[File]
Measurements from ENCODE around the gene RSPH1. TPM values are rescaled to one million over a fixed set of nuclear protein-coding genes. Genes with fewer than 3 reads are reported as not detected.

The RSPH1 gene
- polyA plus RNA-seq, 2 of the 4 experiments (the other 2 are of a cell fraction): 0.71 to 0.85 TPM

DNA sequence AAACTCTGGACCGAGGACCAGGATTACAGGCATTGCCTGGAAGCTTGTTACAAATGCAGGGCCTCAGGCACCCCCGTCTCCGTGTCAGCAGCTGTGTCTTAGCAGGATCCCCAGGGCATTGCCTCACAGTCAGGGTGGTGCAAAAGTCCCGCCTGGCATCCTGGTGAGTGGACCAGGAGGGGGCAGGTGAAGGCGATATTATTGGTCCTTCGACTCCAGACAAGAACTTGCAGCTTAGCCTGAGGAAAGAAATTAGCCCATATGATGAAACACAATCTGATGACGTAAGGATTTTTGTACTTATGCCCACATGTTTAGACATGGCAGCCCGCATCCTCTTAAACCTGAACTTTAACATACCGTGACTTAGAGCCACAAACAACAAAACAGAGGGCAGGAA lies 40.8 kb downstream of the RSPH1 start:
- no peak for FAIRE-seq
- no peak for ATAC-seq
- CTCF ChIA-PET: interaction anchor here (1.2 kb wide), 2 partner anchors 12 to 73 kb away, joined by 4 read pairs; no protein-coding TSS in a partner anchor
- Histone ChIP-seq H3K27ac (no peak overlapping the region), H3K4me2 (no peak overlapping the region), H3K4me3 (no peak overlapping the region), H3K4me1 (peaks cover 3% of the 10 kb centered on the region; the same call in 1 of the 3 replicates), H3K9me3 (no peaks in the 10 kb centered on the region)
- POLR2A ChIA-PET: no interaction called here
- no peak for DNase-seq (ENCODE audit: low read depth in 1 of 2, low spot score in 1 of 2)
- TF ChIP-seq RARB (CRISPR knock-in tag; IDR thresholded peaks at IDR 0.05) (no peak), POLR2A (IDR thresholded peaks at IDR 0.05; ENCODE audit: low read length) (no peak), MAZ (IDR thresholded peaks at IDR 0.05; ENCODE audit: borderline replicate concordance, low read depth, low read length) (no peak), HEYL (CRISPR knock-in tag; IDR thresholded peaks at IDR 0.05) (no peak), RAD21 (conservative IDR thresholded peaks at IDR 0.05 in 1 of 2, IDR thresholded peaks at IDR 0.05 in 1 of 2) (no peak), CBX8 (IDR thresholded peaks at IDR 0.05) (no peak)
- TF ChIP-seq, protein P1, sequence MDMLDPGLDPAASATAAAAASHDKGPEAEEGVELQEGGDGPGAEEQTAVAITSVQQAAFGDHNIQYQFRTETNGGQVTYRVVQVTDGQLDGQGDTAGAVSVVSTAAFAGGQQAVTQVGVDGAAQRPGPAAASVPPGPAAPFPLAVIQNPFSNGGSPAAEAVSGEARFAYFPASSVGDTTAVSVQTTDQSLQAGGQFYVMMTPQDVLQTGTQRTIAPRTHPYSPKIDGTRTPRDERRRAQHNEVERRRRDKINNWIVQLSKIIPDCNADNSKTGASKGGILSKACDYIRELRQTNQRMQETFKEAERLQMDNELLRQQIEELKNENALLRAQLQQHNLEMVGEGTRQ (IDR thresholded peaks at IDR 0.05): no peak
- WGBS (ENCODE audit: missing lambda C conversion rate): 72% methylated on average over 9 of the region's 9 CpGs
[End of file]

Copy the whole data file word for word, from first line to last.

Measurements from ENCODE around the gene RSPH1. TPM values are rescaled to one million over a fixed set of nuclear protein-coding genes. Genes with fewer than 3 reads are reported as not detected.

The RSPH1 gene
- polyA plus RNA-seq, 2 of the 4 experiments (the other 2 are of a cell fraction): 0.71 to 0.85 TPM

DNA sequence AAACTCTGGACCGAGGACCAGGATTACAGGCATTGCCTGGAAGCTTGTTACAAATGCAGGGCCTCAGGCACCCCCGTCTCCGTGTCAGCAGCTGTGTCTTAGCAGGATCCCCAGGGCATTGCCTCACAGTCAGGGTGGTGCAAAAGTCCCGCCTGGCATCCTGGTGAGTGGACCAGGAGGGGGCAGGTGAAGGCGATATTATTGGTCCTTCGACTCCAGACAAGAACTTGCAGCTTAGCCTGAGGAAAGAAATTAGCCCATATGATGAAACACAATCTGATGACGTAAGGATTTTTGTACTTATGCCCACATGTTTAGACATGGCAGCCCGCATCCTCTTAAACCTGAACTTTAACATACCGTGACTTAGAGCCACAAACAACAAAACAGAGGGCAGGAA lies 40.8 kb downstream of the RSPH1 start:
- no peak for FAIRE-seq
- no peak for ATAC-seq
- CTCF ChIA-PET: interaction anchor here (1.2 kb wide), 2 partner anchors 12 to 73 kb away, joined by 4 read pairs; no protein-coding TSS in a partner anchor
- Histone ChIP-seq H3K27ac (no peak overlapping the region), H3K4me2 (no peak overlapping the region), H3K4me3 (no peak overlapping the region), H3K4me1 (peaks cover 3% of the 10 kb centered on the region; the same call in 1 of the 3 replicates), H3K9me3 (no peaks in the 10 kb centered on the region)
- POLR2A ChIA-PET: no interaction called here
- no peak for DNase-seq (ENCODE audit: low read depth in 1 of 2, low spot score in 1 of 2)
- TF ChIP-seq RARB (CRISPR knock-in tag; IDR thresholded peaks at IDR 0.05) (no peak), POLR2A (IDR thresholded peaks at IDR 0.05; ENCODE audit: low read length) (no peak), MAZ (IDR thresholded peaks at IDR 0.05; ENCODE audit: borderline replicate concordance, low read depth, low read length) (no peak), HEYL (CRISPR knock-in tag; IDR thresholded peaks at IDR 0.05) (no peak), RAD21 (conservative IDR thresholded peaks at IDR 0.05 in 1 of 2, IDR thresholded peaks at IDR 0.05 in 1 of 2) (no peak), CBX8 (IDR thresholded peaks at IDR 0.05) (no peak)
- TF ChIP-seq, protein P1, sequence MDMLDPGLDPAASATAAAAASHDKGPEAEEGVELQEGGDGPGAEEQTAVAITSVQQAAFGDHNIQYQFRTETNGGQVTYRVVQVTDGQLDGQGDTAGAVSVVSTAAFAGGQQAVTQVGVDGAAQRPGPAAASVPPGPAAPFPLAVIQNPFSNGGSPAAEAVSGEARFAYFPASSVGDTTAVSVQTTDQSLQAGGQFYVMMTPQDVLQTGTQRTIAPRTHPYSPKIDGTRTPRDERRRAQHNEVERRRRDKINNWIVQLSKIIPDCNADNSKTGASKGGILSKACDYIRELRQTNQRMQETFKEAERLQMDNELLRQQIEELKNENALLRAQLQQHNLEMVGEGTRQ (IDR thresholded peaks at IDR 0.05): no peak
- WGBS (ENCODE audit: missing lambda C conversion rate): 72% methylated on average over 9 of the region's 9 CpGs